Finally, a couple of baskets are available which are convenient for dirty laundry.
Good to note is if you bring more than a couple of pieces of luggage, while there is room on the floor of the closet space, it’s not large enough to accommodate more than a couple of pieces of normal-sized luggage.
The Sea Terrace Bathroom:
A big surprise (or should I say a LITTLE surprise) is how tight and small the bathroom feels for a modern cruise ship. It’s rare to get a large cabin at sea, much less a large bathroom, but the bathrooms seem exceptionally small and tight on the Valiant Lady. Another surprise in the bathroom is the lack of plugs for shavers or a hair dryer. So if you are an electric shaver person, you’ll be doing your shave at the desk in the cabin.
A real plus of the Valiant Lady cabin bathrooms is the showers. While tight, they have an amazing rain shower head and hand shower. Additionally, products like body wash, shampoo, and conditioner are quite good. Since many ships and hotels have gone to the wall-mounted refillable bottles, the quality of the product can be no-name and unappealing, however, the brand Red Flower which supplies the product to Virgin for the showers is quite good!
The bed is surprisingly comfortable, however, the pillows are not.
Unique to Virgin Voyages staterooms is the ability to convert the bed into a full sofa which is quite comfortable and makes the space feel so much larger. This is great when you’re trying to get some work done in the cabin or plan on having travel buddies over before dinner to chat. It does make the cabin feel more like a living space and is a great alternative to only having the bed to use for seating, sleeping, watching tv, etc.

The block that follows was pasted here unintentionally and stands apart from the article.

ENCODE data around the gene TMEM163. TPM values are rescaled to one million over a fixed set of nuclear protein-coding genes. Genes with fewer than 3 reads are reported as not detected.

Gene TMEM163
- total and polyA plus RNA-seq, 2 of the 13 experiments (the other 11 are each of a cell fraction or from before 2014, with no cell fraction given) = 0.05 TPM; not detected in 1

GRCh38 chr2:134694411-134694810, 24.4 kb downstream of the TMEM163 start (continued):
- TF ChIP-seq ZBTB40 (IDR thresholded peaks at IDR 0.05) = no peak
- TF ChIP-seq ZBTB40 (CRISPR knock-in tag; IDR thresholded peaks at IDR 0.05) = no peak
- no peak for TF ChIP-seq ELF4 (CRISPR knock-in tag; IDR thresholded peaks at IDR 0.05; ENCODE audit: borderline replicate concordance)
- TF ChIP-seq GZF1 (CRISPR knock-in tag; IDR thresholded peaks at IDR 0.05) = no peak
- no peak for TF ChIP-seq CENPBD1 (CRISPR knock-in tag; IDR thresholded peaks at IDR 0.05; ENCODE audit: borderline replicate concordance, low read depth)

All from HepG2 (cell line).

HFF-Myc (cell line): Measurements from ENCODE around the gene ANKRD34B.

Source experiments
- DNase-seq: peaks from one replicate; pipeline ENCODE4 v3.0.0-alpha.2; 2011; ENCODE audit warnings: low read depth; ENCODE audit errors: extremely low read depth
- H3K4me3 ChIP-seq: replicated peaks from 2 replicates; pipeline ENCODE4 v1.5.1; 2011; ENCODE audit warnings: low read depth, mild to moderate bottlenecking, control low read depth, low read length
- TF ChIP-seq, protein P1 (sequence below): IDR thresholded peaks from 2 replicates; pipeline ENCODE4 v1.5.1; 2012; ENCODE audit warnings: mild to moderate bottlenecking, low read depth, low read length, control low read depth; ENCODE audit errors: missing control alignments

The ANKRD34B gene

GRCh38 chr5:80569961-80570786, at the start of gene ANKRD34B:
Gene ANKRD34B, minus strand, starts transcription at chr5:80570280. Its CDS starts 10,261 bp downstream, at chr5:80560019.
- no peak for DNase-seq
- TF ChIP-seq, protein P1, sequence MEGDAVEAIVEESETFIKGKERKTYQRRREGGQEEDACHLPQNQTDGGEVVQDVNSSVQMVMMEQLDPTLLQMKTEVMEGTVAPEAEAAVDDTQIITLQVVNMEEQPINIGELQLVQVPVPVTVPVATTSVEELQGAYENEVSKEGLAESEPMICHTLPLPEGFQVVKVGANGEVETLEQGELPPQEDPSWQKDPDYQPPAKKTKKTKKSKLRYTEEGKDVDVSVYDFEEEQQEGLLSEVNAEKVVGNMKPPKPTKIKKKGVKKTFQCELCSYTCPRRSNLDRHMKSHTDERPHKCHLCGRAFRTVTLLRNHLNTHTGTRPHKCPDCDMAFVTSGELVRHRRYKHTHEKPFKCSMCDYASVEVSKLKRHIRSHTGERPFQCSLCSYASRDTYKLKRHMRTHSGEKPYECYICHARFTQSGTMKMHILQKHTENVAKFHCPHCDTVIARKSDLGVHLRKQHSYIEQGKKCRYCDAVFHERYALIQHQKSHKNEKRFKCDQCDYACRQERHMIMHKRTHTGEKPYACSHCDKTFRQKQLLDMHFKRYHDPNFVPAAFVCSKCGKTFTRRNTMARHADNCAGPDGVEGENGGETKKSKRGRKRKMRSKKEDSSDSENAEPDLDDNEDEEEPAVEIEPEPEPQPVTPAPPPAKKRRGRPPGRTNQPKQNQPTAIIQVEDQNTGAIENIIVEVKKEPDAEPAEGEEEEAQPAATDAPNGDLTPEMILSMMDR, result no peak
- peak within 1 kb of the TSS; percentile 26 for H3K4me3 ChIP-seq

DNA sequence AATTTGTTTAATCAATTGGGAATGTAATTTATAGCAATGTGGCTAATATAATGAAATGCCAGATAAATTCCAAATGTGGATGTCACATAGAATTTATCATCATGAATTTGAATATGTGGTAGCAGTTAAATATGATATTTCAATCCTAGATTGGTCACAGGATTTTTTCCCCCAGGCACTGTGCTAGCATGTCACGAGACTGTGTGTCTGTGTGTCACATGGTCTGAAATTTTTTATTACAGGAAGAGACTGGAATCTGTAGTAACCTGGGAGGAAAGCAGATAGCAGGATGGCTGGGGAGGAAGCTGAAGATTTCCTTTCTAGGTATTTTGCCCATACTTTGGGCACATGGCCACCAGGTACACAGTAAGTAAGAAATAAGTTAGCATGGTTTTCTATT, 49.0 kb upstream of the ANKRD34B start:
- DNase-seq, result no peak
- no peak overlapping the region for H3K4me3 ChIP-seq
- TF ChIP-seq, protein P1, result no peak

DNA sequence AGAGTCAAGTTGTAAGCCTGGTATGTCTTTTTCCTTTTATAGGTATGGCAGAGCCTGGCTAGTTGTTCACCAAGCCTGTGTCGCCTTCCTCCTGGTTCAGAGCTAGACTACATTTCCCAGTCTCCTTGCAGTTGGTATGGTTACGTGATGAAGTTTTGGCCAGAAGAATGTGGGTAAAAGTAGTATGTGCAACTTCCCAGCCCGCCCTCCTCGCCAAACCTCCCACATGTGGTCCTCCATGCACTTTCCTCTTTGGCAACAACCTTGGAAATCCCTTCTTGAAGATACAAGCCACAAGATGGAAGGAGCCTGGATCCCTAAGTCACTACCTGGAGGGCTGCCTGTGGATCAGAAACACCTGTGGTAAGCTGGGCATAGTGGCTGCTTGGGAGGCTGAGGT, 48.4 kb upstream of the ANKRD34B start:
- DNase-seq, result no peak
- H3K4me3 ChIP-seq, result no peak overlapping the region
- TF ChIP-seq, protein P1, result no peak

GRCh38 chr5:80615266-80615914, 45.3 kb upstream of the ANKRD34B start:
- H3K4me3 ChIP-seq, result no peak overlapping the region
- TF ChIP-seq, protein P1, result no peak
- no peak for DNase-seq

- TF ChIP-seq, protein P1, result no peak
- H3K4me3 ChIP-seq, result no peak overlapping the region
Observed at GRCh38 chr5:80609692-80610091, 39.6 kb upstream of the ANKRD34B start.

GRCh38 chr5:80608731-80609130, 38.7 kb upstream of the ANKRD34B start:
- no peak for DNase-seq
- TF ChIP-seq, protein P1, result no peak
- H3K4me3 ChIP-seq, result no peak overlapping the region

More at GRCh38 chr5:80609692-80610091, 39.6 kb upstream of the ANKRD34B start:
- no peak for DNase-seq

The caveat to this cool feature is the effort it takes to convert (for the steward). While our steward was happy to make the conversion, she did sort of make it known that it took time and was a pain in the ass. She requested to do it during the morning service and would then convert it back to a bed before their final 7:30 PM turn down.
One side of the bed acts as the arm of the sofa when converted but is stationary so the person sleeping on that side of the bed will always have the arm of the sofa by their head. A nice touch is an overarm tray that is on the sofa for overnight water glass or a place to put your phone but bumping into it during the night made for an interrupted sleep some nights.
The balcony, (Sea Terrace) and hammock
The star of the cabins on the Valiant Lady (and other Virgin Voyages ships) is the hammocks on nearly all balconies. There’s something special about being suspended and slowly rocking away while viewing the ocean from your private space. However, to some people this may be a hammock, to others it’s a sling – so I’ve been well informed. This makes using it questionable for someone like me with real germaphobic tendencies. It’s a novelty and it really is a nice relaxing hammock if you can get past the fact that these aren’t likely NOT cleaned frequently.
Frequently Asked Questions about the Virgin Voyages Valiant Lady Cabins
Is there a hairdryer in the cabin
Yes! It’s actually pretty good too!
Is there an iron in the cabin / is it available
No, unfortunately. And access to an iron does not seem to be available.
Is there a phone in the cabin?
Can you buy a hammock like the one on Virgin Voyages ships?
Definitely! They sell them on board (two versions), but I understand they often run out. But they’re available (not in red) directly from the manufacturer Yellow Leaf (here)
What brand of hair products are on Virgin Voyages?
Red Flower brand products are the brand choice of Virgin Voyages